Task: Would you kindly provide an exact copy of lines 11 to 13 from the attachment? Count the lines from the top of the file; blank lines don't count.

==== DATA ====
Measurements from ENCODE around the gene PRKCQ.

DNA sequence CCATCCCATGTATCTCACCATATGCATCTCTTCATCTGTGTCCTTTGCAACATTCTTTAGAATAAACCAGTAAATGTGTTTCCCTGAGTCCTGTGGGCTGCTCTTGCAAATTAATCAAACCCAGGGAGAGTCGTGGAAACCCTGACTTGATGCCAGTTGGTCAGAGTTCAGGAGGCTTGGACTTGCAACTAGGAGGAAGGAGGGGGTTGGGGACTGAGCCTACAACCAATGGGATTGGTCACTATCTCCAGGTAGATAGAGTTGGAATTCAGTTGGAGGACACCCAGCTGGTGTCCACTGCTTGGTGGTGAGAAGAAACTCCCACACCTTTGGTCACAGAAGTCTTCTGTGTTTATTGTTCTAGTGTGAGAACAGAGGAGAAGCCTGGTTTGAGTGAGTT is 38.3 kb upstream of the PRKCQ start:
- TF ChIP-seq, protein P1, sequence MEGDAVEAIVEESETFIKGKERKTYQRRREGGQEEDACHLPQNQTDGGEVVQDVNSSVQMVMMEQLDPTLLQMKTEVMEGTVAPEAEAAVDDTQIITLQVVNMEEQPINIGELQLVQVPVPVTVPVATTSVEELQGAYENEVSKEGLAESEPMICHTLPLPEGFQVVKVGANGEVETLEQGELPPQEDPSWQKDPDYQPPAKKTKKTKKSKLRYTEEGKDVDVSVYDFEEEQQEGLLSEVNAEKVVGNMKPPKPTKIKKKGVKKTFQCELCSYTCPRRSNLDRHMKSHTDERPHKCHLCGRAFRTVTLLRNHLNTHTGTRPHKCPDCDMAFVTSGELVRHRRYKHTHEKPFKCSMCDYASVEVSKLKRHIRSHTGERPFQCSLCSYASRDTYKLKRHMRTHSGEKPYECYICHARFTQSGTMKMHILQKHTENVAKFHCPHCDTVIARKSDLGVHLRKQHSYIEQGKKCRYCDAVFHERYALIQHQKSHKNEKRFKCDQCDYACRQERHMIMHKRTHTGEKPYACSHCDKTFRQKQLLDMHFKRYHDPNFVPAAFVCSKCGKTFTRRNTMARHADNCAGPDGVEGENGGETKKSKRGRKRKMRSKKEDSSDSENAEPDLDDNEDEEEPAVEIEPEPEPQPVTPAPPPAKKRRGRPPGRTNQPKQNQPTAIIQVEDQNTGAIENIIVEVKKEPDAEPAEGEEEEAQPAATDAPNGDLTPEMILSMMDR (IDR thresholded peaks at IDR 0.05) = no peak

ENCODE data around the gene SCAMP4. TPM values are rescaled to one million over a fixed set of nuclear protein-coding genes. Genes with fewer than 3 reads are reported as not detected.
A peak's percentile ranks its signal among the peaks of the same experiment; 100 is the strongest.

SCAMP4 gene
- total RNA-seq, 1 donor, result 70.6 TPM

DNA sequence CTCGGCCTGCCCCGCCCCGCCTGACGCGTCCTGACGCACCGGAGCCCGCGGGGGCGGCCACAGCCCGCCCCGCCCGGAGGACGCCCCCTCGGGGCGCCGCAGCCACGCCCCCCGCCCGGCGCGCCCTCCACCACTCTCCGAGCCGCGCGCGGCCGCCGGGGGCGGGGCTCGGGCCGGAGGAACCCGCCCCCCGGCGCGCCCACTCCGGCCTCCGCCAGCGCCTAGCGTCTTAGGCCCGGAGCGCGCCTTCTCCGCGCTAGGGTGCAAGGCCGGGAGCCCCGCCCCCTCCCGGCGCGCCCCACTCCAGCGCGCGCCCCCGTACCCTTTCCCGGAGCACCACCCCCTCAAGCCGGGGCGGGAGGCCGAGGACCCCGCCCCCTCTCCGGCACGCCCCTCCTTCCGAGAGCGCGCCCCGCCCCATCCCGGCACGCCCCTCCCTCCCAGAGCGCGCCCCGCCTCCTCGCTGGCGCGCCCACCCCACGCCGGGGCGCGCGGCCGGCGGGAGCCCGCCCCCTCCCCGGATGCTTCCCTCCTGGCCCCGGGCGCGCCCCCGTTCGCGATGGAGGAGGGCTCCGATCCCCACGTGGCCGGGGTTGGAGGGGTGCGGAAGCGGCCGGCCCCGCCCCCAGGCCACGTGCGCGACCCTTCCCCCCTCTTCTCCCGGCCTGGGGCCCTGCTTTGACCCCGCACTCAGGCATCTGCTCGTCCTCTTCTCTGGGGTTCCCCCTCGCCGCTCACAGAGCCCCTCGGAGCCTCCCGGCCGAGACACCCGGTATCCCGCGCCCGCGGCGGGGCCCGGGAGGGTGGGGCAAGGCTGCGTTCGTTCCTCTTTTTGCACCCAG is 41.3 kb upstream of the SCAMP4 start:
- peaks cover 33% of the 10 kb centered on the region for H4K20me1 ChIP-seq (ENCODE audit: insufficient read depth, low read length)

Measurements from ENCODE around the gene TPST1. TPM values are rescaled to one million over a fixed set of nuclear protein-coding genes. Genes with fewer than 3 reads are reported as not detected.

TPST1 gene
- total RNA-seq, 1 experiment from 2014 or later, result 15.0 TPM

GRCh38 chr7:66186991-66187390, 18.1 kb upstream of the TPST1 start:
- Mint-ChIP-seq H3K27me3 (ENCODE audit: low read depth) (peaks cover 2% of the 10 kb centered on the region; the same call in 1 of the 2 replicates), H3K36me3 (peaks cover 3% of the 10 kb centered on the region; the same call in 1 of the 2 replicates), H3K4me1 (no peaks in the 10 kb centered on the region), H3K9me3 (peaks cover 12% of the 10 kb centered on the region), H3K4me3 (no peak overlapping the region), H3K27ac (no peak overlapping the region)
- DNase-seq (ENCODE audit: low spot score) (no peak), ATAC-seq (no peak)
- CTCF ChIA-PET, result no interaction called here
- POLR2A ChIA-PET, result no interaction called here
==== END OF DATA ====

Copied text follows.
TPST1 gene
- total RNA-seq, 1 experiment from 2014 or later, result 15.0 TPM

GRCh38 chr7:66186991-66187390, 18.1 kb upstream of the TPST1 start: